History in the Tasting!

Laura Frantz Frontier, Garden, History, History in the Tasting, Home, Recipes, Uncategorized

Every spring we sow several rows of pea seed in our garden. One of my favorite things is shelling peas on the porch and then steaming them for supper. I just add a wee bit of butter and some salt and pepper before serving. Until I went to a Colonial Culinary Workshoprecently at Fort Boonesborough. Those early settlers ate high on the hog as we Appalachians like to say and this historic recipe is no exception! I even had seconds:)

PEAS FRANCOISE

The English Art of Cookery 

by Richard Briggs, 1788

Take a quart of young peas, put them in a stew-pan, with a large Spanish onion, if you have one, or English ones chopped fine, and two cabbage or Silesia lettuces cut very small, with half a pint of water, seasoned with beaten mace, nutmeg, pepper and salt, cover them close, and let them stew gently for half an hour, then put in a quarter of a pound of butter mixed with half a spoonful of flour, a spoonful of ketchup,* cover them close, and let them simmer half an hour, then dish them up.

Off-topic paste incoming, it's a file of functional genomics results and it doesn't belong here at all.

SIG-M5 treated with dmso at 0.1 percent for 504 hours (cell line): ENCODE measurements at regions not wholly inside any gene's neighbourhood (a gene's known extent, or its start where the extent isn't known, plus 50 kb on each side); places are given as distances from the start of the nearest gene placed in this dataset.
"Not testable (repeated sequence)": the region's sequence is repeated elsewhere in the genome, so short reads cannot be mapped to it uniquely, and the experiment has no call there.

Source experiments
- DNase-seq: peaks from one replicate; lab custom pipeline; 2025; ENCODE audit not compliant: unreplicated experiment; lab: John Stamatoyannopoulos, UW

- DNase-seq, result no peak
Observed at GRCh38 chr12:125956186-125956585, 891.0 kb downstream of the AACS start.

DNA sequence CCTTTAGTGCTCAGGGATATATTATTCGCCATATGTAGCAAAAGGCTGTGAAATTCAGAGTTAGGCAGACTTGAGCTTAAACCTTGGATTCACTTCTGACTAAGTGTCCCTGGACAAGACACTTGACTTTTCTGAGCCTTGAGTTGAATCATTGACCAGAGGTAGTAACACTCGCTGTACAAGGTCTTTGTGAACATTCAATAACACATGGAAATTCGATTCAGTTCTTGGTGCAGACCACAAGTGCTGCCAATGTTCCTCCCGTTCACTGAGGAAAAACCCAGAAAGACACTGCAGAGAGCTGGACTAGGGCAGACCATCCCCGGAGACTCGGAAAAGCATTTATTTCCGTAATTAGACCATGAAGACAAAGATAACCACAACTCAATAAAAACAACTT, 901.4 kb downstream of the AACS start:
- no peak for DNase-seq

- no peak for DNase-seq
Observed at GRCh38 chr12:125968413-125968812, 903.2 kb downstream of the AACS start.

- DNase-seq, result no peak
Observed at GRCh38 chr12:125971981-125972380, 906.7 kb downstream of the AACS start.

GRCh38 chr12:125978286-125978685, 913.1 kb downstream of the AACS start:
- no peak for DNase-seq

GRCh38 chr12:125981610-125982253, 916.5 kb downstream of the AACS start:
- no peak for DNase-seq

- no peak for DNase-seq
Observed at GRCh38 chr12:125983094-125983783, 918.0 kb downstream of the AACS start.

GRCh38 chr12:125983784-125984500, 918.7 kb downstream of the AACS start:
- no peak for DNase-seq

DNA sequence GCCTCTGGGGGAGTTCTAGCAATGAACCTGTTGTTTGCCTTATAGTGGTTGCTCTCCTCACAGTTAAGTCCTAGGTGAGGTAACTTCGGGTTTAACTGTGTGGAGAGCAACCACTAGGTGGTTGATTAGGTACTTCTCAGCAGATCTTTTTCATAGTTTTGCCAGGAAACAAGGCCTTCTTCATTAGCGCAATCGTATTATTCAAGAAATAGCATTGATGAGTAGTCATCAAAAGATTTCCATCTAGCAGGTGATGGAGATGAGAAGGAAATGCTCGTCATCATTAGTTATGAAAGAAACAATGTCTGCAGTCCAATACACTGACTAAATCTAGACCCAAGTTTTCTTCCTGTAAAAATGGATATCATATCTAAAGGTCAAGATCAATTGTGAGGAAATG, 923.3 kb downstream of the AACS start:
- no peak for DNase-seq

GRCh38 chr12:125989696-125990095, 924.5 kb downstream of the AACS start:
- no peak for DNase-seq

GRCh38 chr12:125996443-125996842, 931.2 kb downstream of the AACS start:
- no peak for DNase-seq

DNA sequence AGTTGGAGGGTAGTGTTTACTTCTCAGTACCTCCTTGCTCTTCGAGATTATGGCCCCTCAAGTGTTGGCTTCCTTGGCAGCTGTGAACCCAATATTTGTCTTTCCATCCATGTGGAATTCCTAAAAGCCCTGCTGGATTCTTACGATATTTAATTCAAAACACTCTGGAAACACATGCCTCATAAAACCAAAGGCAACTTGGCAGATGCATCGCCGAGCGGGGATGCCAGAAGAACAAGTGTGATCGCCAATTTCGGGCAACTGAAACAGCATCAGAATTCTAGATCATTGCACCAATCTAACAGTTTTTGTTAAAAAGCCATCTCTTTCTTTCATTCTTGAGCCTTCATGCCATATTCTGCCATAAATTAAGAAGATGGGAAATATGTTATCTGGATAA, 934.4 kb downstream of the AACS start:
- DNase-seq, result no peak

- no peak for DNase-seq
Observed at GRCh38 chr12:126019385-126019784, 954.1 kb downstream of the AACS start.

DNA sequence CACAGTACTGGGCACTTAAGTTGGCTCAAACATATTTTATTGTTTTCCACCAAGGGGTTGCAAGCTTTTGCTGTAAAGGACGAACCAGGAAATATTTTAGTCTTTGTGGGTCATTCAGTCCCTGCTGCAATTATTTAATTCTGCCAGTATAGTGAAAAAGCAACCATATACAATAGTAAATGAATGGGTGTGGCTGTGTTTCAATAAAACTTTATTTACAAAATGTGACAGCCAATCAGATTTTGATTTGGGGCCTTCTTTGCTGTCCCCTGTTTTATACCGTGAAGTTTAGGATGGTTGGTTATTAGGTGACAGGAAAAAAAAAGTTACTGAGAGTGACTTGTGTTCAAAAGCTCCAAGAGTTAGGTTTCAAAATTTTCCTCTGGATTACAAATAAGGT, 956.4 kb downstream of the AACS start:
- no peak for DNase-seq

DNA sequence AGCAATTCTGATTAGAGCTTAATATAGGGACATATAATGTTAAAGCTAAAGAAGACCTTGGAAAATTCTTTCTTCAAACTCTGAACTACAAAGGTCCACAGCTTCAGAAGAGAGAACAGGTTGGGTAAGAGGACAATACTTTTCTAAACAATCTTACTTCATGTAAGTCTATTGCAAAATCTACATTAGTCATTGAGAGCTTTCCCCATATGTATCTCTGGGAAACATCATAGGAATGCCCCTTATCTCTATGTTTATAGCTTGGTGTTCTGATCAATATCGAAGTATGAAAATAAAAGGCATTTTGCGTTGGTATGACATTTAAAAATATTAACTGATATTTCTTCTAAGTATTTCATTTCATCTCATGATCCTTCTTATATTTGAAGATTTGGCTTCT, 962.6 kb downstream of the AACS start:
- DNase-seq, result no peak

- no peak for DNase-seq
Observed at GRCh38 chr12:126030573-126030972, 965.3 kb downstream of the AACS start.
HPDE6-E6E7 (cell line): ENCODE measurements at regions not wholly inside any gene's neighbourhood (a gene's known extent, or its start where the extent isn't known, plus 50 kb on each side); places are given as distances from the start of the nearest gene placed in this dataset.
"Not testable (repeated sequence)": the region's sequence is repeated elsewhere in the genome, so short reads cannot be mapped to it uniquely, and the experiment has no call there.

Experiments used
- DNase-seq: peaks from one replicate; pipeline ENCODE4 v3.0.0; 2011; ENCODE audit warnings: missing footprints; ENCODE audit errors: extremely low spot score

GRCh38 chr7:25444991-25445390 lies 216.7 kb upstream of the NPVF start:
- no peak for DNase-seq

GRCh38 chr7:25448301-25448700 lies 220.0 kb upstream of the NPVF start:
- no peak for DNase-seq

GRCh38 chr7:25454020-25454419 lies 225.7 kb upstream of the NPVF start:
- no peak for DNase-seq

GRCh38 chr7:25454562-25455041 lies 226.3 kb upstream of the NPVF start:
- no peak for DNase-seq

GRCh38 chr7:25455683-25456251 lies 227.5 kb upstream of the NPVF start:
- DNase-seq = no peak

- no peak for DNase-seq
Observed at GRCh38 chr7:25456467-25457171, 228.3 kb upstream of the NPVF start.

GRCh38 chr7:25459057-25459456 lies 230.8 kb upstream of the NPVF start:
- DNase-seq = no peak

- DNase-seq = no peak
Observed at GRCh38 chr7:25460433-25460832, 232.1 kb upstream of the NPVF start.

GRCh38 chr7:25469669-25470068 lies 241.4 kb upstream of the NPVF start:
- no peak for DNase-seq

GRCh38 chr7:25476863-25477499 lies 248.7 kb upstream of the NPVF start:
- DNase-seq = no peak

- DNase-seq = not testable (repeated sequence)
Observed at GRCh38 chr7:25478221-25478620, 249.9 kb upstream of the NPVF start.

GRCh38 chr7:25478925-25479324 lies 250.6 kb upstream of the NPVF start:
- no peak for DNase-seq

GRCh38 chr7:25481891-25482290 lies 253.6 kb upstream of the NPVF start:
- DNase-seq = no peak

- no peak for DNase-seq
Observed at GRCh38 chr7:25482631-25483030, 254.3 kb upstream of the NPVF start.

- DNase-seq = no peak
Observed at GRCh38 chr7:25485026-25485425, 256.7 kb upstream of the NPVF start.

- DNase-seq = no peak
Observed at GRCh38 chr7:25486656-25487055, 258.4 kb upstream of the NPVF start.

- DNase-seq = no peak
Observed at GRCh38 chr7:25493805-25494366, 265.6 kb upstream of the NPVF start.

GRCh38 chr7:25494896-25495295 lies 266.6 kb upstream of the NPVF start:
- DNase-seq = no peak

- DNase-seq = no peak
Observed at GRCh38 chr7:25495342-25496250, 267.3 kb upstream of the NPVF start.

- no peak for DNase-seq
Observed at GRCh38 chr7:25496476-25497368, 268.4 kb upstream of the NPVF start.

VOILA!

*Ketchup was not the same then as now. Back then it was mushroom-based, more like Worcestershire. Tomatoes were even regarded as poisonous at that time. Here’s the product used in the workshop:

George Watkins Mushroom Ketchup